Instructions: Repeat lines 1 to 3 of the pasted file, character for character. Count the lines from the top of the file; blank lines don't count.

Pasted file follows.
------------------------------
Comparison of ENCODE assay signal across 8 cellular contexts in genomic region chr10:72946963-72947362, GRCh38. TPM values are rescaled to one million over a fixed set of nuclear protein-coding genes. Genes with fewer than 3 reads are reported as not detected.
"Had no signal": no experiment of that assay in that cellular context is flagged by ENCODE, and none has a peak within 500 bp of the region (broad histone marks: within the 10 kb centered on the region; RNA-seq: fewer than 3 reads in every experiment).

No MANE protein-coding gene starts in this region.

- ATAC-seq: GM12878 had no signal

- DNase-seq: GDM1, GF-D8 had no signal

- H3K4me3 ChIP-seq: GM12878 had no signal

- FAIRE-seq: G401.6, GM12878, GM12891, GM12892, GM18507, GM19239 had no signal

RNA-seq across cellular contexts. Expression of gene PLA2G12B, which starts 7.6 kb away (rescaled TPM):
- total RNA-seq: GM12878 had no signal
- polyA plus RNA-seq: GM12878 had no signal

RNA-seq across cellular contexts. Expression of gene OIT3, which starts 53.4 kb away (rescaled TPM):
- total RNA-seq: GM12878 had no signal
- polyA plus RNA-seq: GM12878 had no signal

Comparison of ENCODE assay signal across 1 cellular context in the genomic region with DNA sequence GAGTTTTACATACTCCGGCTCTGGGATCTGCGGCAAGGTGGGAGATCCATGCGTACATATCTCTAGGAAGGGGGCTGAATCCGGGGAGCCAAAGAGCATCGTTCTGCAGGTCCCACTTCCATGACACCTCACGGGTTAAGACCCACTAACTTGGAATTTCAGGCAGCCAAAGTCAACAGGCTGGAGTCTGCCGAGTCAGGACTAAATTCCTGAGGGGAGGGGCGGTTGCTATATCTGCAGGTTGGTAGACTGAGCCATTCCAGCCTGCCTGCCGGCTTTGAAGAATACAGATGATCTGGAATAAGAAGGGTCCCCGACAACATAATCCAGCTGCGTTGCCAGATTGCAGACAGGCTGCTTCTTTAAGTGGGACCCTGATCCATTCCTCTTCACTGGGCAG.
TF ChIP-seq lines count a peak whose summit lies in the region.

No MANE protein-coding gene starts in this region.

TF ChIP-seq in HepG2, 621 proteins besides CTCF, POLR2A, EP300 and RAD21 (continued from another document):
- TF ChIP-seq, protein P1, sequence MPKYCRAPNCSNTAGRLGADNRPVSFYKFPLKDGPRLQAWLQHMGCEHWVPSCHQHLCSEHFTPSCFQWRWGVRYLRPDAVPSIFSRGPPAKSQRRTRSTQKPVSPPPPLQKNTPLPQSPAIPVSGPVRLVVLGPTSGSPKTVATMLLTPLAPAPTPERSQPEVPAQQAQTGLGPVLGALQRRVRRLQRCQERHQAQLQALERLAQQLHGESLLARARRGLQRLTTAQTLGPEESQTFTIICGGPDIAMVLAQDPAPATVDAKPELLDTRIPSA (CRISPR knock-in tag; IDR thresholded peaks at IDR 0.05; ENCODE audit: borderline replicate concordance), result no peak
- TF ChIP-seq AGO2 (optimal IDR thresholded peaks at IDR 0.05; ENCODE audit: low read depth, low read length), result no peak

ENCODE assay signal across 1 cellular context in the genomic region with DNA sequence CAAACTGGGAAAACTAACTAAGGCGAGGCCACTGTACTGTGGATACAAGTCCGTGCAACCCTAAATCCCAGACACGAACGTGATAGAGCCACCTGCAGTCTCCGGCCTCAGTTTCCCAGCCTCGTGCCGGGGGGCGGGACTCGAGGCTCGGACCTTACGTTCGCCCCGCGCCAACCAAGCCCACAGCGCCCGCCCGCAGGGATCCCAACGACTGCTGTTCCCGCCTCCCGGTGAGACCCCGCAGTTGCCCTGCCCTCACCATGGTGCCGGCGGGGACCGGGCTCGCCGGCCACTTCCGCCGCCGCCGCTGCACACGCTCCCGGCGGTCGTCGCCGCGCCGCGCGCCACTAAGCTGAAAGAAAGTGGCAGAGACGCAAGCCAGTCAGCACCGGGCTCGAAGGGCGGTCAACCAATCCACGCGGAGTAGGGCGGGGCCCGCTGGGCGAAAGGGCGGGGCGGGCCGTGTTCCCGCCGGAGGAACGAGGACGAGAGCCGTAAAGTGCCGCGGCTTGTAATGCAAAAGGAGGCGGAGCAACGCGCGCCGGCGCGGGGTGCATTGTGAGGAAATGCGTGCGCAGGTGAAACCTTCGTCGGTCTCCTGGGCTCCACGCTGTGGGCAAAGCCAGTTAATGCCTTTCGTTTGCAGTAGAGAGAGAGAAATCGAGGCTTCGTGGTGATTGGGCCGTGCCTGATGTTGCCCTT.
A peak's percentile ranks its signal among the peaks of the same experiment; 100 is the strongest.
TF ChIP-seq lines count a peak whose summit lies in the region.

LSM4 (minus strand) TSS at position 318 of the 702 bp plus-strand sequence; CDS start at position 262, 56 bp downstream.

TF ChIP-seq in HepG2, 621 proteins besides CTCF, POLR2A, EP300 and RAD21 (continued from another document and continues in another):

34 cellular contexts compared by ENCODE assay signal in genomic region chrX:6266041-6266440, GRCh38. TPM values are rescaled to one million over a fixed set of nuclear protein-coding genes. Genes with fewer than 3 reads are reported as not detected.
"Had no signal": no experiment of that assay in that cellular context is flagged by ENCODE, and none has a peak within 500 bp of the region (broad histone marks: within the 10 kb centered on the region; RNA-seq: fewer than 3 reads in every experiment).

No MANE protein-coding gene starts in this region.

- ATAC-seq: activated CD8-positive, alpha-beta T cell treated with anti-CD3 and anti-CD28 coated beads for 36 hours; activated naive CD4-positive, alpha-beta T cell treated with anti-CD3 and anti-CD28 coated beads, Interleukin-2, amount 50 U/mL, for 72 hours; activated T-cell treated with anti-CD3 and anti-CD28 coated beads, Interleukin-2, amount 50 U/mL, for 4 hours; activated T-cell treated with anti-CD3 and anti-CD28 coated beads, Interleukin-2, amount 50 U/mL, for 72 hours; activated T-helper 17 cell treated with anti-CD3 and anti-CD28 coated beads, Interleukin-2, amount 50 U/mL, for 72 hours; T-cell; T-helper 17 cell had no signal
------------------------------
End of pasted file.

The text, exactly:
Comparison of ENCODE assay signal across 8 cellular contexts in genomic region chr10:72946963-72947362, GRCh38. TPM values are rescaled to one million over a fixed set of nuclear protein-coding genes. Genes with fewer than 3 reads are reported as not detected.
"Had no signal": no experiment of that assay in that cellular context is flagged by ENCODE, and none has a peak within 500 bp of the region (broad histone marks: within the 10 kb centered on the region; RNA-seq: fewer than 3 reads in every experiment).

No MANE protein-coding gene starts in this region.